In response, a spokesman for South Africa's Health Ministry called Mr. Lewis a biased and uninformed judge of South Africa's response to the epidemic. "No other country has increased treatment at the pace at which we are implementing our program," the spokesman, Sibani Mngadi, said in a telephone interview. "Soon we are going to have the highest number of people on treatment of anywhere" in the world.

Mr. Lewis's rift with the South African government dates from a July 2004 international AIDS conference during which Ms. Tshabalala-Msimang publicly questioned the safety of a widely accepted drug treatment used to lower the risk of transmission of H.I.V., the virus that causes AIDS, during pregnancy. Several international officials objected to her comments, including Mr. Lewis, who lamented South Africa's lack of progress in offering antiretroviral therapy to hundreds of thousands in need of treatment.

Ms. Tshabalala-Msimang then publicly invited Mr. Lewis to visit South Africa "and realize how little he knows about the South African health system." But when he tried to take her up on the offer, Mr. Lewis said in a written response to questions, the minister fired back a missive "bristling with (untenable) accusations, and said I could not come to South Africa until I had apologized to many individuals and groups, the president and herself included."

After consulting with his superiors at the United Nations, he said, he wrote back to the minister, telling her he had nothing to apologize for.

Mr. Mngadi, the minister's spokesman, acknowledged in a telephone interview that Ms. Tshabalala-Msimang had demanded an apology. "The whole approach of Stephen Lewis was to question whether we as a government had a right to take particular approaches, and in that situation it really requires an apology," he said. South African officials have worked constructively with other United Nations representatives on AIDS, he said, "and never experienced the kind of fallout that we have with Mr. Lewis."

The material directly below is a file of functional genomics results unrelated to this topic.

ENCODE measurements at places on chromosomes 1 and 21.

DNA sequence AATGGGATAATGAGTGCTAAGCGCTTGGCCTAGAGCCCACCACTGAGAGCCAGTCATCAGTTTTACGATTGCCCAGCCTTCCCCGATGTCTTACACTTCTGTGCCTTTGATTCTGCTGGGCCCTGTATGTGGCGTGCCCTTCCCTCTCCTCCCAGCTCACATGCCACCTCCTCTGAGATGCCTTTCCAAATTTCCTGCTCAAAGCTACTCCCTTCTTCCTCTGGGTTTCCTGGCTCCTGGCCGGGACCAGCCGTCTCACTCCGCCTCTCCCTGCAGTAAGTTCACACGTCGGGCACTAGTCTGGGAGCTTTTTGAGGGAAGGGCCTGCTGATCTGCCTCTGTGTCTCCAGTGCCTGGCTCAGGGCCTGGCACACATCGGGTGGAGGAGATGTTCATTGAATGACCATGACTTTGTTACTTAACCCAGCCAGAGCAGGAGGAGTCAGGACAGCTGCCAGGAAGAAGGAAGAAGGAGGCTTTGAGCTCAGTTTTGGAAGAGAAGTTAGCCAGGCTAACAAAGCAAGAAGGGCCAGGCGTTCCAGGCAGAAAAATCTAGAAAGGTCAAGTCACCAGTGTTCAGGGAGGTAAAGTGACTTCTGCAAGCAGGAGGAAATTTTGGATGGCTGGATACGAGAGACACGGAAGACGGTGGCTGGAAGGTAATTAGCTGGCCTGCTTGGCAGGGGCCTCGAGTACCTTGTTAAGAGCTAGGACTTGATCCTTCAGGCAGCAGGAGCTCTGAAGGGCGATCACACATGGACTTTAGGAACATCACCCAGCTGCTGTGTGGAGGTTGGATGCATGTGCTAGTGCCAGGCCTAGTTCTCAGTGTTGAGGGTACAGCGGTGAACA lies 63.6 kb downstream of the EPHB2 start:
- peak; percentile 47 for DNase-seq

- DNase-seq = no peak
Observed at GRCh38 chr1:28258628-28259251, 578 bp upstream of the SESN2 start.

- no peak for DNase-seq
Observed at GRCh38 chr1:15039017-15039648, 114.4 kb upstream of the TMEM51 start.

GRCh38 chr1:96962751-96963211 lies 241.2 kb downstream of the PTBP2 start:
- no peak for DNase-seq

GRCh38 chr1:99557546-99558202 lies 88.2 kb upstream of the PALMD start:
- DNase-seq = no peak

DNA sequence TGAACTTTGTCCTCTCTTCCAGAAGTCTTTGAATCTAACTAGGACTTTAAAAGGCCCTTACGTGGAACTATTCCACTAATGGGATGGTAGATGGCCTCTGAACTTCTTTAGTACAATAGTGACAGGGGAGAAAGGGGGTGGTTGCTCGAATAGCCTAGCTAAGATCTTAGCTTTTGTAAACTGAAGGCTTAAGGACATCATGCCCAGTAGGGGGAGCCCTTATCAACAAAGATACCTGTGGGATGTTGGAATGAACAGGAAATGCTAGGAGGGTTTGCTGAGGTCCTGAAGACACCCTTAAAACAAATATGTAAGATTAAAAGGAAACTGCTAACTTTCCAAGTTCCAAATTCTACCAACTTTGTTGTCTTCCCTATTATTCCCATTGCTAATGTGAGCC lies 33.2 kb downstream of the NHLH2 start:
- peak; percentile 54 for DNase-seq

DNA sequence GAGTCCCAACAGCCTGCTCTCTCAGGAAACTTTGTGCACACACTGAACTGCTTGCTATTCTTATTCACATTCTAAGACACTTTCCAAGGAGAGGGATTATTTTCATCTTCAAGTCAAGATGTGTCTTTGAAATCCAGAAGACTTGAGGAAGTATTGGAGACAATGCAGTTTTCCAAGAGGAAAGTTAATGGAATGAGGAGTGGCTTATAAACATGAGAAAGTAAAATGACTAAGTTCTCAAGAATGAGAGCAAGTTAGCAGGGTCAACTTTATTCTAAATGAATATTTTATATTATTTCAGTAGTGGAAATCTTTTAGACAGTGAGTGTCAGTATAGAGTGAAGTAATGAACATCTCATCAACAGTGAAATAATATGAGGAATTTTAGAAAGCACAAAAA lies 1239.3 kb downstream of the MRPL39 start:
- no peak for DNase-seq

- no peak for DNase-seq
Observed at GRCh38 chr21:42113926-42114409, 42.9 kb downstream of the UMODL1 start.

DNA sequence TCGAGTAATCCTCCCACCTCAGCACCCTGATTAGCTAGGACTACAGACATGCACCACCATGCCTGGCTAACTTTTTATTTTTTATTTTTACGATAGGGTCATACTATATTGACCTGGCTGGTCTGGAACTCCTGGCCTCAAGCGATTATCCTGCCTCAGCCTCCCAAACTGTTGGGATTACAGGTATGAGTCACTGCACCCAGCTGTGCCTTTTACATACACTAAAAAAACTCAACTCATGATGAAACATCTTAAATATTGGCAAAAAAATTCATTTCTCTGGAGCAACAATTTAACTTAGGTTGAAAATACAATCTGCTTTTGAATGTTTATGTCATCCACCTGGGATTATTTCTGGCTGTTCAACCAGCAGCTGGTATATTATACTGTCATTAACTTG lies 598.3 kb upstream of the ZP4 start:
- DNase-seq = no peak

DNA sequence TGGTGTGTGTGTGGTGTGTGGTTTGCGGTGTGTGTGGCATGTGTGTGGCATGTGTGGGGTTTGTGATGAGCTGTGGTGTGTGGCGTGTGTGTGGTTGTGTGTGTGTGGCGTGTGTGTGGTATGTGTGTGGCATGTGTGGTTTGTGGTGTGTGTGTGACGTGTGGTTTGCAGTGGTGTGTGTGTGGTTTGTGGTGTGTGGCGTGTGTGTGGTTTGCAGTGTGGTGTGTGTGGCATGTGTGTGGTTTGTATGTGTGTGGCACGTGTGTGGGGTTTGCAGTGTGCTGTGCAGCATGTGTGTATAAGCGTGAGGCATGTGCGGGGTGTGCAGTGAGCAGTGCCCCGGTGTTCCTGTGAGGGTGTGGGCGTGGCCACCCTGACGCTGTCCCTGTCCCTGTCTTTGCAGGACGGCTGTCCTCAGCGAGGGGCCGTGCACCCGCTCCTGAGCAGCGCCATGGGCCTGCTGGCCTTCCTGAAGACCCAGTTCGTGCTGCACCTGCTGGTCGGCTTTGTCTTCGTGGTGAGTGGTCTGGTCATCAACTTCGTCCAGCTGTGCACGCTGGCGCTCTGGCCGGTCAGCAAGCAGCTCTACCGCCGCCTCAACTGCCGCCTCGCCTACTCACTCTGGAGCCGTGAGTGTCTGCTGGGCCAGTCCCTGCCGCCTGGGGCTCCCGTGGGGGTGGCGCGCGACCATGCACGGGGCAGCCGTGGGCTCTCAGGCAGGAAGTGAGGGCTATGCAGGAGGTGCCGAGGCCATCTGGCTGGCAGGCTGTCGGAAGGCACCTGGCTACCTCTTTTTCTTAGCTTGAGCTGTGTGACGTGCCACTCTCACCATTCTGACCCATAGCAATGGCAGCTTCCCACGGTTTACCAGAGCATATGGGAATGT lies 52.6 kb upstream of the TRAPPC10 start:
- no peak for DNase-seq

Mr. Lewis's book is a compilation of lectures he delivered as a private citizen during the past year. In his last chapter, he commends South Africa for devoting an ample share of its budget to AIDS problems and for its efforts to prevent new infections. "But on treatment, it is lagging unconscionably," Mr. Lewis wrote. "What troubles me, and troubles me deeply, is that the United Nations knows that something is terribly wrong, and yet we feel we cannot say anything about it."

About 6.3 million of South Africa's 47 million citizens are infected with the AIDS virus, up from an estimated 5.3 million in 2003. The World Health Organization estimated that about 837,000 South Africans urgently needed antiretroviral drugs by the end of 2004. Only about 78,000 of them now receive drugs through the government's programs, which began last year after a fusillade of criticism over delays. Health analysts say that perhaps 60,000 more South Africans are treated through private programs.

That leaves South Africa far behind countries like Botswana and Uganda, which by the end of last year were already reaching at least half of those in need. The World Health Organization's goal is to have 375,000 South Africans in treatment by the end of this year.

President Mbeki's decision in late 2003 to triple the AIDS budget and his government's efforts over two years to roll out free antiretroviral drugs has somewhat lowered the level of frustration. But many groups condemn his continuing silence on the epidemic and say Ms. Tshabalala-Msimang continues to sow confusion about the safety and effectiveness of antiretroviral therapy, the only proven defense against AIDS.